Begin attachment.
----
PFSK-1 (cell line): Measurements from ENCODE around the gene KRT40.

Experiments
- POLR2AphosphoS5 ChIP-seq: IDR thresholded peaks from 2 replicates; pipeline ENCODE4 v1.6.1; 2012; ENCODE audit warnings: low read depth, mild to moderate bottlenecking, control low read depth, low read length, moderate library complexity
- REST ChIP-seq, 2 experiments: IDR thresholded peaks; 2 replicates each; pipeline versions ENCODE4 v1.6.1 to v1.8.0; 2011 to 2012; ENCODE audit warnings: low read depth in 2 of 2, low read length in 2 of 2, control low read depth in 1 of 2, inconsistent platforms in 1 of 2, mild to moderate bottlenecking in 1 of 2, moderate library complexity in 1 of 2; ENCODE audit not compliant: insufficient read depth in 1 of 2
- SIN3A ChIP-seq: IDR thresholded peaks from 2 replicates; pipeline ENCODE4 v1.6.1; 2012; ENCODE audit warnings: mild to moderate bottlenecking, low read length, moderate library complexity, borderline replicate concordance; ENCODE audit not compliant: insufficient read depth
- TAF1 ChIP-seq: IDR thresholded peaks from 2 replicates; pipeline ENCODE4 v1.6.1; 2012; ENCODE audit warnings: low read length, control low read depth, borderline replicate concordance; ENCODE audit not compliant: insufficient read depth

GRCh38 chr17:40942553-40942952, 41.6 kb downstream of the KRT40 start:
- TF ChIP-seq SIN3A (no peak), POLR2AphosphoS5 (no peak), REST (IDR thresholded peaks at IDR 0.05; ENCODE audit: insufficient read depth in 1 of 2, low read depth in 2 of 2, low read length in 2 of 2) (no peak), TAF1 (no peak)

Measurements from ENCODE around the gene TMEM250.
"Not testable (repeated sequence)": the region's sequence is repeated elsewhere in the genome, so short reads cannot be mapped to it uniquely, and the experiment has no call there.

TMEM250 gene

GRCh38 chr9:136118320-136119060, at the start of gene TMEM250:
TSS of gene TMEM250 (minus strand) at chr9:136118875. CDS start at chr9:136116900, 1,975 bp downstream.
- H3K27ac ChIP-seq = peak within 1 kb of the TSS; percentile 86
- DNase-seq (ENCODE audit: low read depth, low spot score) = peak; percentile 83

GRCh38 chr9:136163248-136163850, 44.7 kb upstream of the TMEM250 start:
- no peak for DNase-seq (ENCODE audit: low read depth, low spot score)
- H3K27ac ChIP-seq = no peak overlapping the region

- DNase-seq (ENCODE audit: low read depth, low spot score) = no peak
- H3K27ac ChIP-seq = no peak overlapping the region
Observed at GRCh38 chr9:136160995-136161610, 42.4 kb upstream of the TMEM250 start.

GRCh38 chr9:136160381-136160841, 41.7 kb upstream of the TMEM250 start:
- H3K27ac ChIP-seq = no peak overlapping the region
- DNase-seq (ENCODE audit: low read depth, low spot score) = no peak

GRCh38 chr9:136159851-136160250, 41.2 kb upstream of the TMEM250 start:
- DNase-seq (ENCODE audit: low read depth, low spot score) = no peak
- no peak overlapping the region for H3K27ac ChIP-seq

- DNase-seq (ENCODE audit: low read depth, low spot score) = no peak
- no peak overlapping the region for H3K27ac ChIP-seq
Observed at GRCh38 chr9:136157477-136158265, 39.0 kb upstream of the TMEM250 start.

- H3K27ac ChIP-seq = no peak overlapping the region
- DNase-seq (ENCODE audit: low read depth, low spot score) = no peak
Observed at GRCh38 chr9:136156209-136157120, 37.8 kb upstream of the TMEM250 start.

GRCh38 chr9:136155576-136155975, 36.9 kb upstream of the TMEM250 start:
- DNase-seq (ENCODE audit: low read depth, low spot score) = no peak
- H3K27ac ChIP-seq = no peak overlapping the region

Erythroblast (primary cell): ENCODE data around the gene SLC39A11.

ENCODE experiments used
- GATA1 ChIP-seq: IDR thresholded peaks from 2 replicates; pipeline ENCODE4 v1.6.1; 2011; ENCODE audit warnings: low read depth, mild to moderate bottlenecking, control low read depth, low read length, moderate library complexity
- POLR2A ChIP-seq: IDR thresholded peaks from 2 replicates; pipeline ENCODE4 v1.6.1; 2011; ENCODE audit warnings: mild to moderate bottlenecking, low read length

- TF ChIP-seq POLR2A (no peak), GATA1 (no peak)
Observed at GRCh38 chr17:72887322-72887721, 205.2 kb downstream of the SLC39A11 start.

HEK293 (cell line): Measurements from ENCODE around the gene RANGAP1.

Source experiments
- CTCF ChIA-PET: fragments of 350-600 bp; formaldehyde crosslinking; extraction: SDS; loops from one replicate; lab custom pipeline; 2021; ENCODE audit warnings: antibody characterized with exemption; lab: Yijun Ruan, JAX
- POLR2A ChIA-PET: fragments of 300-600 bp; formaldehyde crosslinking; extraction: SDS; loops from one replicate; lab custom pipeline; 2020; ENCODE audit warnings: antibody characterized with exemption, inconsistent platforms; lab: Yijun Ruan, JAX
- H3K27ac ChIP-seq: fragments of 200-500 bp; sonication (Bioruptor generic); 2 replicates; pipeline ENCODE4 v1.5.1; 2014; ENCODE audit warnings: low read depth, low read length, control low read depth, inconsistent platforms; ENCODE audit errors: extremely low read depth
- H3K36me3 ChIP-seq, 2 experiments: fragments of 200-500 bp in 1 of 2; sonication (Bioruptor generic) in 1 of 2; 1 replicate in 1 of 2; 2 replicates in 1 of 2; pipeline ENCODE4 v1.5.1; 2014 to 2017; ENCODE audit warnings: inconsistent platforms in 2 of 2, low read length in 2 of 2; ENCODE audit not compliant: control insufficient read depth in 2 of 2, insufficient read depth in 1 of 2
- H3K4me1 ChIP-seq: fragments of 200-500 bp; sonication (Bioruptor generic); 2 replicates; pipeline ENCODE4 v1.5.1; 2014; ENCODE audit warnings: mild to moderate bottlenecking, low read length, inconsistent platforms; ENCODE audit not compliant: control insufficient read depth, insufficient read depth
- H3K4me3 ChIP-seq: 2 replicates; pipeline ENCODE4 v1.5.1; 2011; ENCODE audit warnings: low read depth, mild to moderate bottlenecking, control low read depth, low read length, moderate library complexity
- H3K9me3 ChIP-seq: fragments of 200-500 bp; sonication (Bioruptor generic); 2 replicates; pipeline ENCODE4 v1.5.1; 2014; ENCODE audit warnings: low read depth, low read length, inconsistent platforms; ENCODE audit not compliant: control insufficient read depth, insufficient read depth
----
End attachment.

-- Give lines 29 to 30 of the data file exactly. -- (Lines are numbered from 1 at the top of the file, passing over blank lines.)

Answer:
- no peak overlapping the region for H3K27ac ChIP-seq
Observed at GRCh38 chr9:136157477-136158265, 39.0 kb upstream of the TMEM250 start.